Recording multi-track in a rehearsal space nowadays



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Recording multi-track in a rehearsal space nowadays

Postby neoflox » Fri Feb 17, 2017 7:54 pm

If this has been talked over already, please post the corresponding link below in this thread. Anyhow …

What’s your go-to solution when it comes to recording multi-track recordings of your band in your rehearsal space? My band rehearses in 200 sqf (20 sqm) of a not particularly well sounding room. I imagine, we are not the only ones under such conditions.

In the past, we did reheasal recordings with a stereo mobile recorder (Zoom H1) or with cell phone cameras but the quality is nowwhere near getting material worth of demo tracks. To get something worth producing, we borrowed an 8- or 16 track interface and some mics. Still without the insight of a recording engineer at hand; and hence, with not more than hardly satisfying results.

Now, being out of the amateur recording loop for a while, I wonder if there are better and/or cheaper ways to get at least seperate tracks per instrument in a sub-optimal room environment worth processing afterwards.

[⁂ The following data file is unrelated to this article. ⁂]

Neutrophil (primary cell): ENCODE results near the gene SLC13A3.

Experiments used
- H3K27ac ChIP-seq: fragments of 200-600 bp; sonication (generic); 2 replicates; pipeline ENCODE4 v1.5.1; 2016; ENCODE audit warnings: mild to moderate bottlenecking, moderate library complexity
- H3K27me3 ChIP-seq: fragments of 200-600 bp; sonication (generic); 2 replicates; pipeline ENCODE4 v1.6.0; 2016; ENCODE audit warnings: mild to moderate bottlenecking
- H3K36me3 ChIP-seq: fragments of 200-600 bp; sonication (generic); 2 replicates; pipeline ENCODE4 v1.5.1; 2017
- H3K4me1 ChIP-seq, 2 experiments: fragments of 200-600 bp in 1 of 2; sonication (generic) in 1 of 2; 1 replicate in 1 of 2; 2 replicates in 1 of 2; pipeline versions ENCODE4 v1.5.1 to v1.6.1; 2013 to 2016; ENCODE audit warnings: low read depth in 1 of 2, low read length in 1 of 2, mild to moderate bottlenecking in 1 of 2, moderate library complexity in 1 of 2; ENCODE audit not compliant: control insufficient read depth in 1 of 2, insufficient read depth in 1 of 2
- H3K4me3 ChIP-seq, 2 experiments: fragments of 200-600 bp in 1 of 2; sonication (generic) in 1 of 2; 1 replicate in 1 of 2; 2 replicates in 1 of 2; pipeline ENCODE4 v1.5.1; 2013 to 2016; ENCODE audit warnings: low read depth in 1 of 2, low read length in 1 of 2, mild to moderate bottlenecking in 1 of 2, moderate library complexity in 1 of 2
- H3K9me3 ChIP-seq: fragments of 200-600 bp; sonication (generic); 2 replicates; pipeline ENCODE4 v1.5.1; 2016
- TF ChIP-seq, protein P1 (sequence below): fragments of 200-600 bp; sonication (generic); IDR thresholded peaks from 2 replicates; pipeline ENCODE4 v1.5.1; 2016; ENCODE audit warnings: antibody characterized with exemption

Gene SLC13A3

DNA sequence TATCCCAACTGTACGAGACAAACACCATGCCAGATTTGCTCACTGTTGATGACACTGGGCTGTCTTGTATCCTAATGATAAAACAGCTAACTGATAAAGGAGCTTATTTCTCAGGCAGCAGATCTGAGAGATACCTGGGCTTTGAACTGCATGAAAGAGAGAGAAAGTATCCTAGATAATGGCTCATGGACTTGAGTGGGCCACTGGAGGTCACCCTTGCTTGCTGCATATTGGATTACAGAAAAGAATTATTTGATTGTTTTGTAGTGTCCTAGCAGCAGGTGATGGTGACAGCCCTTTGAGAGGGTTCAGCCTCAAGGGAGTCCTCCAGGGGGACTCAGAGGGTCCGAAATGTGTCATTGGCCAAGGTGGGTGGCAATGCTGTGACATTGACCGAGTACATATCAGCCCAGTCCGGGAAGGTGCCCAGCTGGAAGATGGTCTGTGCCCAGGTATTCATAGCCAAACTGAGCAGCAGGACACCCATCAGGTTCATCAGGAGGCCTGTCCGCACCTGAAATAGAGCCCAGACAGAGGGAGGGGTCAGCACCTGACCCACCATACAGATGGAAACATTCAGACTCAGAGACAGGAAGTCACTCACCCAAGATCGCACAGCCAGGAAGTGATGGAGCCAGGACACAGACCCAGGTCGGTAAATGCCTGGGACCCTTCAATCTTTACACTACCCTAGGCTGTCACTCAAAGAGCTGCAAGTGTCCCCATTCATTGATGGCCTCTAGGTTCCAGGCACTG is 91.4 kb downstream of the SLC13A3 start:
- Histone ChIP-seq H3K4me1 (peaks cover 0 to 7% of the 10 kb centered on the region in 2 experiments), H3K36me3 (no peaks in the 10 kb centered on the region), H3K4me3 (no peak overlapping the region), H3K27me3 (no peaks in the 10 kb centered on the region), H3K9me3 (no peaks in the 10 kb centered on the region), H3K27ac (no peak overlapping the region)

Any insight and experience highly appreciated!
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Re: Recording multi-track in a rehearsal space nowadays

Postby Multicellular » Fri Feb 17, 2017 11:05 pm

One viable option in a bad room is to take most of the room's sound out of the mix. Deaden and close mic. Then you can add subtle reverb in the box. You still then have bleed to deal with and phase issues which you will want to study up on.

Ive never been able to get that to sound as nice as a good room, but Ive gotten close. Certainly good enough for demo work (and better than many alleged pro recording given the state of the industry).

The other option is to get everyone on headphones, running direct where possible, get a good take of the drums. You still want to deaden to keep the room out of the drum mics, but with no bleed, this is not quite such a mess typically.

One of the best beginner guides to modern recording is a thread on the Reaper forums called, "why do your recording sound like ass?" Really worth the read.

It is only a little Reaper specific really.
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Re: Recording multi-track in a rehearsal space nowadays

Postby crochambeau » Sat Feb 18, 2017 11:33 am

My band used to rehearse in an incredibly small room.

I found the best results were sweet spots of balance with fewer microphones instead of seeking separation between instruments. Unless you track one instrument at a time it will be impossible to dodge bleed in super close quarters, so you may as well embrace the mix the room represents because deep edits are already hamstrung.